DJ: One of the things we realised 18 months ago was in terms social media and digital, we were doing a lot. We were in as many avenues as we could be, but we really weren’t doing well in any of them. So the key learnings for us was to scale back. We had to stop, and just understand who were our demographic and our core customer base. Where are they? And how are they communicating? And then we had to be very specific with our marketing department and develop key synergies for that market first. And only over a period of time, we started to diversify.

The second part for us was to ensure that our online strategy was backed up with a comprehensive, but aligned, offline strategy. And that was a key learning for us that we didn’t do well two years ago as a brand.  And thirdly, sometimes there’s a tendency to try and be something to everybody as a brand and try and generate as much reach as possible. And we’ve scaled that back significantly, to make sure that we have a very targeted reason for all of our activity. And coupled to that is understanding that reach at national level isn’t always as important as at a local level. So a lot of our social media strategy in particular has been around building localised social media activities with specific stores, to be able to build communities. And that’s where we’re starting to see some of the most significant success from our activities – being able to harness the power of our brand at a local level and building the grass roots and building a relationship between our franchisees partners and their local communities that’s authentic.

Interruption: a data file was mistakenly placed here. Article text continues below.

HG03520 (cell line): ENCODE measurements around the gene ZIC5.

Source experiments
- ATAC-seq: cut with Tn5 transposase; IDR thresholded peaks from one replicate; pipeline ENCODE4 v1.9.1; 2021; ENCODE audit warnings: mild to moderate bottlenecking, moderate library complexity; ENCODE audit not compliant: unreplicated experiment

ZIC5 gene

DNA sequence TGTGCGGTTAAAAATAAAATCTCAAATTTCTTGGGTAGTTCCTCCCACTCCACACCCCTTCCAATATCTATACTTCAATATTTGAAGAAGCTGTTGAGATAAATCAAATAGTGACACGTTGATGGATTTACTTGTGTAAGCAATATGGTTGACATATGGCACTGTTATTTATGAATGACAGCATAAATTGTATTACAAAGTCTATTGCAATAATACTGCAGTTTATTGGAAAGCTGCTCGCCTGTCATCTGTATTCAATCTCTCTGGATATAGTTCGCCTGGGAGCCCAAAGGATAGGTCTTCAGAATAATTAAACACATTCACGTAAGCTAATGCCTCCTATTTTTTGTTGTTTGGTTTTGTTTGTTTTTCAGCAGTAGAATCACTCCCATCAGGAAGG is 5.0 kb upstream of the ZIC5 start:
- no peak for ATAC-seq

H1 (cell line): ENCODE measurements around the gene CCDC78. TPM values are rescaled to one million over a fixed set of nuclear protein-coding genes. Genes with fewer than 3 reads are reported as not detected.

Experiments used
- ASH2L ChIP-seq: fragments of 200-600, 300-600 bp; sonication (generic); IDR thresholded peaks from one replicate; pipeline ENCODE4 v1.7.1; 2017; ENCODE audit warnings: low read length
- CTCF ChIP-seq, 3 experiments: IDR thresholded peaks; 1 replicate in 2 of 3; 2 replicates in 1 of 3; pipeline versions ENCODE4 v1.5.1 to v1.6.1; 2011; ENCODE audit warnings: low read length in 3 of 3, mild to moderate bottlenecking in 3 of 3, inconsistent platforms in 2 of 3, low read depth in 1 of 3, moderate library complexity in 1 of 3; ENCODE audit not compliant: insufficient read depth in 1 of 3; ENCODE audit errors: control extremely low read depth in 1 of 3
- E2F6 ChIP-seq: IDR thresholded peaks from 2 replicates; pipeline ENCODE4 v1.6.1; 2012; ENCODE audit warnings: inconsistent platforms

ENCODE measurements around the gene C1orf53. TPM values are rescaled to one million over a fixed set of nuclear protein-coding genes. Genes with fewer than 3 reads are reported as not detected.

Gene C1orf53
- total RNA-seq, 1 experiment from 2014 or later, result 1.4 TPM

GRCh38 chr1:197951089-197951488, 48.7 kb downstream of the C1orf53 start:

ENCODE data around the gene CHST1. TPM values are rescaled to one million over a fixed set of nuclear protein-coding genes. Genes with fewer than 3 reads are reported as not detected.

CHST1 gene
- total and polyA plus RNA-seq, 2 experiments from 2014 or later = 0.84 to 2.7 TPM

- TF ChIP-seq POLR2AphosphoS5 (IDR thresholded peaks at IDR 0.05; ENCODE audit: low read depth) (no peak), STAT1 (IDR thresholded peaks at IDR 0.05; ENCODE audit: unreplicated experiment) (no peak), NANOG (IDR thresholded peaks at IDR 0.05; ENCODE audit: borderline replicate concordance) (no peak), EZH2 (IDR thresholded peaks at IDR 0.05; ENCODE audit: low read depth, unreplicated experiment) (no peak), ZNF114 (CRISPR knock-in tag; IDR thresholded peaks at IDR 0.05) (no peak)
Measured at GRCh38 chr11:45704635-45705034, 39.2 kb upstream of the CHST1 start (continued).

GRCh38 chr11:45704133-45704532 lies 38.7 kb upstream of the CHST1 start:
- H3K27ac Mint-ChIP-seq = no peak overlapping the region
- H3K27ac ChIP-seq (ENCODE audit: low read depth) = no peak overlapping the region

And authenticity is really important. When you take an approach at a national level, sometimes you can lose your authenticity. And then you just become another brand that’s selling another product.